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Foreign Relations of the United States, 1969–1976
Volume E–7, Documents on South Asia, 1969–1972, Document 159


159. Transcript of Telephone Conversation Between Secretary of the Treasury Connally and the President's Assistant for National Security Affairs (Kissinger), Washington, December 5, 197111. Source: Library of Congress, Manuscript Division, Kissinger Papers, Box 397, Telephone Conversations, Home File, December 1971. No classification marking.

TELCON

MR. KISSINGER/ SECRETARY CONNALLY DECEMBER 5, 1971 (? ?)

K: John, I wanted to call you because the President is going to assemble a group of the NSC tomorrow at 1:30 about the India-Pakistan situation so if you don't mind, why don't we have our lunch at the White House.

C: That's fine; or we can cancel it, Henry, if you want to. You'll be busy as hell; why don't we just cancel it?

K: Well, because you will be over there anyway. No, I'll have 45 minutes or so.

C: All right or we can do it anytime. I'll be at the White House anyway so hell that makes more sense; I'm going to be there till 12:15 or so. So when I leave the President's office, I'll just come right to your office.

K: Good, but in case I don't — in case something happens that does make — cause either of us to cancel it.

TELCON Mr. Kissinger/Secretary Connally December 5, 1971 (? ? )

C: Just don't worry about it.

K: Well, let me tell you what the issues are.

C: All right.

K: And where the President tends to be leaning but that's not in any way to prejudice your judgment. The basic problem is now that the Indians have launched a full-scale attack into East Pakistan, how we should tilt. Now the argument that State is making is doesn't make any difference anyway, it's too late. Secondly, we will just drive the Indians into the Soviet arms if we get tough.

C : them I'd like to. Go ahead.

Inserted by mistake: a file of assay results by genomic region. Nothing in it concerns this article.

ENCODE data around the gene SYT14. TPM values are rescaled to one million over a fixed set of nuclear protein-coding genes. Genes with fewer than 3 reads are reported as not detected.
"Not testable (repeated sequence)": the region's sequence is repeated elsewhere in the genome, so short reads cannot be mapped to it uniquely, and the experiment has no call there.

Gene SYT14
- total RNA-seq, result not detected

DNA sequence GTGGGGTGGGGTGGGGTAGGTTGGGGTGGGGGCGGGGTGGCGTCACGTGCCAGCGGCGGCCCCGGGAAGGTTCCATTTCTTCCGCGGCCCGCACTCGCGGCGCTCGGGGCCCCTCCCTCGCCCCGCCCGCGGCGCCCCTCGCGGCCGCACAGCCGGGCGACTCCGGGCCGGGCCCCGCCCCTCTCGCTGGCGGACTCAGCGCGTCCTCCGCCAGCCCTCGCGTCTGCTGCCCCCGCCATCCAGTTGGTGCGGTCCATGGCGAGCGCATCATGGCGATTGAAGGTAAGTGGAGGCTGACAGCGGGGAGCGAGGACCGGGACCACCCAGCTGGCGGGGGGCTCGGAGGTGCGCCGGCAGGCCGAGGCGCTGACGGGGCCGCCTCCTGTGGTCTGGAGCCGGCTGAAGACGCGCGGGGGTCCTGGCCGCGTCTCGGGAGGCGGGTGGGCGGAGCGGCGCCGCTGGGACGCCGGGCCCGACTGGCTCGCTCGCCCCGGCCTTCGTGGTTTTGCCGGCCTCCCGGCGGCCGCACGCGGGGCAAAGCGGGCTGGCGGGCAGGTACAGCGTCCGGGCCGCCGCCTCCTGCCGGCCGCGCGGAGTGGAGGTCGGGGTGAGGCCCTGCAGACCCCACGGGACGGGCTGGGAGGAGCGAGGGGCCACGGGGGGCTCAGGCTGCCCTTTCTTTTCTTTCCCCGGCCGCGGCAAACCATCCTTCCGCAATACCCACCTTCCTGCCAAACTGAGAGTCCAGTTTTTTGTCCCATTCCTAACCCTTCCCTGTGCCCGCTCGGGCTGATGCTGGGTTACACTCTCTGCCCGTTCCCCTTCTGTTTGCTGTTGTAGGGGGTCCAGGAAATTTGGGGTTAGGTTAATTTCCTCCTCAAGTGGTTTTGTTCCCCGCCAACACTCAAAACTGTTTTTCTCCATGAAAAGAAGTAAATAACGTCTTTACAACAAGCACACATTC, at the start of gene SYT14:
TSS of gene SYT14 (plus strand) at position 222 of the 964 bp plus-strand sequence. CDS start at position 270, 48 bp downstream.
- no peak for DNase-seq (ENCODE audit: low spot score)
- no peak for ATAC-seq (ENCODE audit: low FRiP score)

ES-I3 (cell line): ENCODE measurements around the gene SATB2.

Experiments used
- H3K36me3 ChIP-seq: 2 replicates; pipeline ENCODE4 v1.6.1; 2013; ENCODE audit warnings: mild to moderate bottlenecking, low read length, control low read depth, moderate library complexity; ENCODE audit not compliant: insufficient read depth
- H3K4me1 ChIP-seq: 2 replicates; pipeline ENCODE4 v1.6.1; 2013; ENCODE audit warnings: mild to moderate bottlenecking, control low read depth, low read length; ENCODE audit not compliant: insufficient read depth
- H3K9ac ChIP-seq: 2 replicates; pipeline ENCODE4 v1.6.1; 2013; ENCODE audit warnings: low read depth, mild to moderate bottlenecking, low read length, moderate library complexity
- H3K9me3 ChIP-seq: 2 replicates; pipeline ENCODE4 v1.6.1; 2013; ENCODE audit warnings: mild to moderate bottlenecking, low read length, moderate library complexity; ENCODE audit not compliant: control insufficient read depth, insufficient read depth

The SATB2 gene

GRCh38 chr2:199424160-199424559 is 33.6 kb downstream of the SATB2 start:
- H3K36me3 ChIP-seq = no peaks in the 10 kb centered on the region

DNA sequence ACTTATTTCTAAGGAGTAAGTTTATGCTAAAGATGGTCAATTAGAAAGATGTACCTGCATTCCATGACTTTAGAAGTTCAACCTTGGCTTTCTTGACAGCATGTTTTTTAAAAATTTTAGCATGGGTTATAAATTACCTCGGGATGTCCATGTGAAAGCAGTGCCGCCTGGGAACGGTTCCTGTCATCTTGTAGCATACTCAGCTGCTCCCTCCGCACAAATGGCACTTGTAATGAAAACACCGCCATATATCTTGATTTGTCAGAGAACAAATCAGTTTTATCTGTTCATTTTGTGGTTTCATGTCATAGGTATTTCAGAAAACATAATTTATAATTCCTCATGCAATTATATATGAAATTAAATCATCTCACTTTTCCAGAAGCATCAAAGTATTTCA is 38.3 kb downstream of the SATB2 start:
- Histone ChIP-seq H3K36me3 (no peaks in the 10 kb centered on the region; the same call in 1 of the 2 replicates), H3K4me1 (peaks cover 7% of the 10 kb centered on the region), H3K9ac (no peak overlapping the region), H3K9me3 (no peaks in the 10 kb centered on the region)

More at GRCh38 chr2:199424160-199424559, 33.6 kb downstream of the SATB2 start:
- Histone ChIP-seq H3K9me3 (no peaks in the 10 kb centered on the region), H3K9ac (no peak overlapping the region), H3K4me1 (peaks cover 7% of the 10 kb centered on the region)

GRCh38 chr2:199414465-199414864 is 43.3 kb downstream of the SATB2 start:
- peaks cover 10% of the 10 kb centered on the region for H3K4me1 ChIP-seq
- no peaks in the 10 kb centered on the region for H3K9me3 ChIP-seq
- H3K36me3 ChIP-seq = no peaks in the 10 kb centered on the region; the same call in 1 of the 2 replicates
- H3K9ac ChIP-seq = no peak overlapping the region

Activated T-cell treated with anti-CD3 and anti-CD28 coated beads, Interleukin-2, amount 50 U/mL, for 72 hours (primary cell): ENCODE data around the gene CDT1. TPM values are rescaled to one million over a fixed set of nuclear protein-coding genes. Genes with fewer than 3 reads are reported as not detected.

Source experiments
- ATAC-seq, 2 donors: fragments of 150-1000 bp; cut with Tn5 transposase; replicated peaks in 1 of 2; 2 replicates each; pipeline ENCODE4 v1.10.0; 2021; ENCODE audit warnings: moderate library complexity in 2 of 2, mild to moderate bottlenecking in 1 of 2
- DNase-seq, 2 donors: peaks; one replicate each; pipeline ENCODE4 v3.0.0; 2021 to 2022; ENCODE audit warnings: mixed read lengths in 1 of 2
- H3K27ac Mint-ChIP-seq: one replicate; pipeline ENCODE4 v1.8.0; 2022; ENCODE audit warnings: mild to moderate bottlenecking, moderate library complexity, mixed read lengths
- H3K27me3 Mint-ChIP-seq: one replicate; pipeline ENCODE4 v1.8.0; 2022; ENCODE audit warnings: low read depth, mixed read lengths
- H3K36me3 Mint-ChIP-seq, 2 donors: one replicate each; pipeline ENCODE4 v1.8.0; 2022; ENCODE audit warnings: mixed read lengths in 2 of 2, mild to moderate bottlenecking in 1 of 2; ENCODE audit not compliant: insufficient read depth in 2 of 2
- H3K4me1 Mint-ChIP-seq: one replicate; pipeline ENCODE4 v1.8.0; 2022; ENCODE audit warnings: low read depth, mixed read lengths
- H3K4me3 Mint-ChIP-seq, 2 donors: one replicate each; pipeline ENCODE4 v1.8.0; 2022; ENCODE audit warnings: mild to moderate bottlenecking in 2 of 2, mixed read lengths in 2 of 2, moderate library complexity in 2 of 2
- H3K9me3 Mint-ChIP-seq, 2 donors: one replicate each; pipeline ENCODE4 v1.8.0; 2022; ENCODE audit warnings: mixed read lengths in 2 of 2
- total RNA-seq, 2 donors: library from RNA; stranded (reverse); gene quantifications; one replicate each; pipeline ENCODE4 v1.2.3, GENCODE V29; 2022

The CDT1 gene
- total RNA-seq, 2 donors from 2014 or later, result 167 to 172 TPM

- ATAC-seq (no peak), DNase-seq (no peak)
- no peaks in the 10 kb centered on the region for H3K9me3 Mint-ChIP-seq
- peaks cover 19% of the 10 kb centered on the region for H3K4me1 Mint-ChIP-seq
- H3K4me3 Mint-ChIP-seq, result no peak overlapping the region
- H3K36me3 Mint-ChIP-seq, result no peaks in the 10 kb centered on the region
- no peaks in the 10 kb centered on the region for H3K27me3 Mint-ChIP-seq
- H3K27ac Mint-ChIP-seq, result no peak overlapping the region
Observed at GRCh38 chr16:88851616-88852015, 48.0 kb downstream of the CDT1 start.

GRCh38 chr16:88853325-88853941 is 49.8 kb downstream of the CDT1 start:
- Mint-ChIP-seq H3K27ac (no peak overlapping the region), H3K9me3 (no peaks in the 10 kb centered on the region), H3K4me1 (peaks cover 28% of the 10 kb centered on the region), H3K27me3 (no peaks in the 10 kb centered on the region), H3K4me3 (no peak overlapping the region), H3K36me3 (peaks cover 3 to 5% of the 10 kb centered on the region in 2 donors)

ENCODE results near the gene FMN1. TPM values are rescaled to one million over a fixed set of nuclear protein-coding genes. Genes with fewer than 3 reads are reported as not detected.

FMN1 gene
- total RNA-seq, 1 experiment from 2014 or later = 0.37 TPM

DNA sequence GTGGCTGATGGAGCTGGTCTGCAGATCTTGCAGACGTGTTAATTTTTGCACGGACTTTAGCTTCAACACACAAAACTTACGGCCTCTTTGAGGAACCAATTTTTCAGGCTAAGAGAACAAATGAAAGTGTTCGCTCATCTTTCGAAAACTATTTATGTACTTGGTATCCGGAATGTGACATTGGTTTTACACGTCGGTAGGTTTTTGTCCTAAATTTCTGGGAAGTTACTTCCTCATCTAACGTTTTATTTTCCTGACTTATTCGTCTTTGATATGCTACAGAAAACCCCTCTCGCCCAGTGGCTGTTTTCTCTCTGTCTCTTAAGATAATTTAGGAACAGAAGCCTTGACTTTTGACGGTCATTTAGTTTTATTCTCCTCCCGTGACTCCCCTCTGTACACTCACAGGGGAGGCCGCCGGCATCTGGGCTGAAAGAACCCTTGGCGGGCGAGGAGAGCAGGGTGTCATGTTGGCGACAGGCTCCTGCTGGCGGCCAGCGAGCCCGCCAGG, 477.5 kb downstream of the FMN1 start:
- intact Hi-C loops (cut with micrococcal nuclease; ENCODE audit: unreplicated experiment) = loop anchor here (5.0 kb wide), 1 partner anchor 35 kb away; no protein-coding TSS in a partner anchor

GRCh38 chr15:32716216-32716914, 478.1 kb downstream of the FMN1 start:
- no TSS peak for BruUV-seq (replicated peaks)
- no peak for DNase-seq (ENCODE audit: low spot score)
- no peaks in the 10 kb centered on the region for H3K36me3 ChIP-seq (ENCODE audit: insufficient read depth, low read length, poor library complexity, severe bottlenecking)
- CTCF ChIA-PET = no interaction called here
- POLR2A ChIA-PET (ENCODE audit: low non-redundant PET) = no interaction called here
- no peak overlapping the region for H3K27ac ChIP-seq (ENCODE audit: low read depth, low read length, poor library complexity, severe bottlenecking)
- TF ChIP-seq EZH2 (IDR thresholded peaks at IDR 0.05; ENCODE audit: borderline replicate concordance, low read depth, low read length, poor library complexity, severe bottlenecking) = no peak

K: (laughter) Well, you're talking my language. The thing that concerns the President and me is this; here we have Indian-Soviet collusion, raping a friend of ours. Secondly, we have a situation where one of the motives that the Chinese may have had in leaning towards us a little bit is the fear that something like this might happen to them.

C: Yep.

K: So that some demonstration of our willingness to stand for some principles is important for that policy. Thirdly, if the Soviets get away with this in the Subcontinent, we have seen the dress rehearsal for a Middle Eastern war.

C: Yep.

K: So our — what the President's tentative view is is to start throttling the economic aid program to India. We don't get a hell of a lot; what do we get from them? We've put $10 billion into it.

C: We don't get a goddamn thing.

K: And when people say that we're driving them into Soviet arms, what does that mean operationally?

C: That's right.

K: What more can they do than what they are doing?

C: That's right.

TELCON Mr. Kissinger/Secretary Connally December 5, 1971 (? ?)

K: And I think we have to show that it's too risky to kick us in the teeth.

C: You know I'll agree with that position.

K: Well, you've been so soft in the last few weeks —

C: (laughter)

K: — that I've just wanted to check around. of course

C: Well, /you know it's a very practical matter. It seems to me that India as an ally is an enormous liability under any circumstances – political and economic and military liability.

K: Yeah, yeah.

C: By what ever means we can divorce ourselves from them, the better off we are, regardless of where they go.

K: That's right. Well, then where the hell are they going go. They have their reasons to be independent. There is as good a chance that they will try to win their way back into our favor as there is —

C: I agree with that.

K: Because if we — now, no matter what we do, we can't do as much for them as the Soviets have already done on the thing that interests them which is to rape Pakistan.

C: Yep, yep.

K: So that is the way the issue may come up, it may not come up that way but that's at any rate where the President is leaning at this moment. And he wanted me just to explain why we have done the things we have.

C : All right.

K: And, of course, you will hear the rest of it there.

C: Good.

K: But let 's try to get together for lunch. I'd like to hear what happened in Europe.

TELCON Mr. Kissinger/Secretary Connally December 5, 1971 (? ? )

C: All right, fine.

K: Good, John.

C: Thank you, Henry.

K: Bye.

1 Source: Library of Congress, Manuscript Division, Kissinger Papers, Box 397, Telephone Conversations, Home File, December 1971. No classification marking.